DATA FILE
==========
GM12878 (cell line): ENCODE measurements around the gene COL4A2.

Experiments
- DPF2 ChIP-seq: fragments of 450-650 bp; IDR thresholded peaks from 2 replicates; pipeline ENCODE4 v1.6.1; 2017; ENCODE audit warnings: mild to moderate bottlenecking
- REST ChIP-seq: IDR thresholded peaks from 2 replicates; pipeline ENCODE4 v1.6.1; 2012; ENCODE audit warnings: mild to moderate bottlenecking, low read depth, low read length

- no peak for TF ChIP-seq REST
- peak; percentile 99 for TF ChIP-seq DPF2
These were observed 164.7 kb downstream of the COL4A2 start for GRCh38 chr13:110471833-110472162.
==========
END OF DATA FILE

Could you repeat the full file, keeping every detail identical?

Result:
GM12878 (cell line): ENCODE measurements around the gene COL4A2.

Experiments
- DPF2 ChIP-seq: fragments of 450-650 bp; IDR thresholded peaks from 2 replicates; pipeline ENCODE4 v1.6.1; 2017; ENCODE audit warnings: mild to moderate bottlenecking
- REST ChIP-seq: IDR thresholded peaks from 2 replicates; pipeline ENCODE4 v1.6.1; 2012; ENCODE audit warnings: mild to moderate bottlenecking, low read depth, low read length

- no peak for TF ChIP-seq REST
- peak; percentile 99 for TF ChIP-seq DPF2
These were observed 164.7 kb downstream of the COL4A2 start for GRCh38 chr13:110471833-110472162.